Eco-Pirate: The Story of Paul Watson: TV Review
The latest Epix Docs installment zeros in on the so-called Rambo of the environmental movement and his take-no-prisoners mission to save marine wildlife.
Paul Watson, founder of the direct-action Sea Shepherd Conservation Society, is no stranger to cameras. His aggressive campaigns to defend whales and disable the illegal whaling industry have been documented in a number of films, and his group’s tactical expeditions are the subject of the reality series Whale Wars, which is scheduled for a sixth season on Animal Planet.
Add to the biographical record the feature-length documentary Eco-Pirate, a selection of the new season of Epix Docs. Writer-directorTrish Dolman has gathered insightful talking-head testimony from Watson and his colleagues past and present, admirers and detractors among them. The result is a spirited thumbnail overview of key factions of the modern environmental movement, and a complex portrait of a man who has been a leading activist for more than 40 years. Some call him a terrorist; others — including Martin Sheen and the Red Hot Chili Peppers’ Anthony Kiedis — consider him a hero.
Watson was instrumental in the early activities of Greenpeace, until his ouster from the board in 1977. Author Rex Weyler, an original director of Greenpeace, points out that ego clashes played a role in his expulsion, along with the power plays that are endemic to group dynamics. At the same time, crucial differences in philosophy and methods made the split inevitable.
For Watson, a sailor and former journalist, Greenpeace’s Quaker-based focus on nonviolent protest is tantamount to cowardice. His affinity for the tradition of monkeywrenching was evident long before his Sea Shepherd crews set out to sabotage ships that are whaling, in defiance of international regulations, under the guise of research. The documentary’s well-chosen archival footage — some of it tough viewing for animal lovers — demonstrates his willingness to put the lives of animals above his own safety. If he could pull a club from the hands of a seal hunter, he did so, to the chagrin of Greenpeace’s leadership.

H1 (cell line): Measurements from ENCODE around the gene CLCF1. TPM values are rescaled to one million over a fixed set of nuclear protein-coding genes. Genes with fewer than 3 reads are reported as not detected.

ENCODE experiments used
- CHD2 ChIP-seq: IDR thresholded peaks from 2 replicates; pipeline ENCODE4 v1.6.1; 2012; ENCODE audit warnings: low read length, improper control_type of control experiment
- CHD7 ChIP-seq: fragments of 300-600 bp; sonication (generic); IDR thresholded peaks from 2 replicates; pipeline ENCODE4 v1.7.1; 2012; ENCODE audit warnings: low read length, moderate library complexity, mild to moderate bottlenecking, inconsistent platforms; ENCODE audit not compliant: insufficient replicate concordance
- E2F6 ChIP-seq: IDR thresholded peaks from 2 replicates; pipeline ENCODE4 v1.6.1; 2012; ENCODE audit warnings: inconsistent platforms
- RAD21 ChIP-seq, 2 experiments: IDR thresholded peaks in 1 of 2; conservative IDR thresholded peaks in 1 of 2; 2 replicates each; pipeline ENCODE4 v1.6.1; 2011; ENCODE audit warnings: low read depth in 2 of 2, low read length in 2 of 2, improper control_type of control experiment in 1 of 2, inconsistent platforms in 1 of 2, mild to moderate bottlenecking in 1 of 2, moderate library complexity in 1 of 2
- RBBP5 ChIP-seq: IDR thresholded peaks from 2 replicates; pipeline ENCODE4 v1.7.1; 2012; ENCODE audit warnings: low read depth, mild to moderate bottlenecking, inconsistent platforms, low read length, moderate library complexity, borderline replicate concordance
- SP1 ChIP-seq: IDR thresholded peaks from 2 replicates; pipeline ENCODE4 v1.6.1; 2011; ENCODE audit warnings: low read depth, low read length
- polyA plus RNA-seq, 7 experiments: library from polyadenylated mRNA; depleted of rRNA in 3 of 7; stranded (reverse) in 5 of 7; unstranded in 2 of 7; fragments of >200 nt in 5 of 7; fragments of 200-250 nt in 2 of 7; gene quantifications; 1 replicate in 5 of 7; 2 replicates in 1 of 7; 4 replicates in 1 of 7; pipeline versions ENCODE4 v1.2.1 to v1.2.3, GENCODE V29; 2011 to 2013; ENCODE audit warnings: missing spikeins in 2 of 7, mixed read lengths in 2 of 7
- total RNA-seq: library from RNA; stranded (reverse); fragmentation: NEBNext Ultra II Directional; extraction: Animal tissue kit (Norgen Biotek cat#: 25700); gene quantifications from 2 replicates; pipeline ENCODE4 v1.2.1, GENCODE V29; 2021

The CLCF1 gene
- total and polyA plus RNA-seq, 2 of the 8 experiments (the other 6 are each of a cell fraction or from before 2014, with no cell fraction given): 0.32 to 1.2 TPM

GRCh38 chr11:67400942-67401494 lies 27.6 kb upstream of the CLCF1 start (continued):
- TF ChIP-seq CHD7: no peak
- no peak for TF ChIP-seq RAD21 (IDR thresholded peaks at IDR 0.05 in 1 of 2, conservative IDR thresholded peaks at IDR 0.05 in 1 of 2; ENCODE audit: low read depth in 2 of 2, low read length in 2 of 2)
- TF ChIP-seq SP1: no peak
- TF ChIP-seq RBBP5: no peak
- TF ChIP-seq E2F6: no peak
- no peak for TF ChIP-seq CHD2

Another distinction that put Watson at odds with other environmentalists was his instinctive understanding of the importance of PR, with an emphasis on celebrities. What he calls a triumph — Brigitte Bardot’s highly publicized presence at an action against seal hunting — another key Greenpeace figure of the period, Patrick Moore, terms a fiasco.
A strength of Dolman’s film is its refusal to downplay Watson’s more paradoxical, and potentially less likable, qualities. Any relationship (he’s been married three times) is secondary to his work. Some observers note the narcissism and cult of personality that power Sea Shepherd; they’re not complaining. A father figure to many of his young followers but not necessarily to his daughter, he’s charismatic without being warm.
But Watson’s passion is evident as he faces off against Japanese whaling vessels. In extraordinary footage of the organization’s Antarctic operations, amid the ice floes and roiling seas, he’s a modern-day version of Ahab, one who’s on the side of the whale.
Production companies: A Screen Siren Pictures production in association with Telefilm Canada
With: Paul Watson, Patrick Moore, Rex Weyler, Farley Mowat, Emily Hunter, David Suzuki, Anthony Kiedis, Martin Sheen
Writer-director: Trish Dolman
Producers: Trish Dolman, Kevin Eastwood
Cameras: Goran Basaric, Todd Craddock, Steven Deneault, Emily Hunter, Paul Kell, Murray Milne, Kristian Olsen
Music: Michael Brook
Editor: Brendan Woollard